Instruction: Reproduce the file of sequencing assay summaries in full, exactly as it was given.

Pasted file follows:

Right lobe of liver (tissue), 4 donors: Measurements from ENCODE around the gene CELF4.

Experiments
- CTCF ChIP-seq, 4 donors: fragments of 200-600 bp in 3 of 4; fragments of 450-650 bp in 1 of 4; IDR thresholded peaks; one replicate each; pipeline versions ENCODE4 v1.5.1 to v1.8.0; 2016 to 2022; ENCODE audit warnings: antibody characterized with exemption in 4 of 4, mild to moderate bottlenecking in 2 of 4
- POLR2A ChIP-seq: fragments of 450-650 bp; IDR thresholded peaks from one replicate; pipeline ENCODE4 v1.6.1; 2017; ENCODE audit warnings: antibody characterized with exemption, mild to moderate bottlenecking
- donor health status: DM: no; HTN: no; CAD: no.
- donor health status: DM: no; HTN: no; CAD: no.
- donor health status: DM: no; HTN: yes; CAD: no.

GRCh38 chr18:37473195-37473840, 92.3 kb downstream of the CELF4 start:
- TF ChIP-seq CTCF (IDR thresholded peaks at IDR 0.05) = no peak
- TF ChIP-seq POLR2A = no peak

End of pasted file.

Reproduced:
Right lobe of liver (tissue), 4 donors: Measurements from ENCODE around the gene CELF4.

Experiments
- CTCF ChIP-seq, 4 donors: fragments of 200-600 bp in 3 of 4; fragments of 450-650 bp in 1 of 4; IDR thresholded peaks; one replicate each; pipeline versions ENCODE4 v1.5.1 to v1.8.0; 2016 to 2022; ENCODE audit warnings: antibody characterized with exemption in 4 of 4, mild to moderate bottlenecking in 2 of 4
- POLR2A ChIP-seq: fragments of 450-650 bp; IDR thresholded peaks from one replicate; pipeline ENCODE4 v1.6.1; 2017; ENCODE audit warnings: antibody characterized with exemption, mild to moderate bottlenecking
- donor health status: DM: no; HTN: no; CAD: no.
- donor health status: DM: no; HTN: no; CAD: no.
- donor health status: DM: no; HTN: yes; CAD: no.

GRCh38 chr18:37473195-37473840, 92.3 kb downstream of the CELF4 start:
- TF ChIP-seq CTCF (IDR thresholded peaks at IDR 0.05) = no peak
- TF ChIP-seq POLR2A = no peak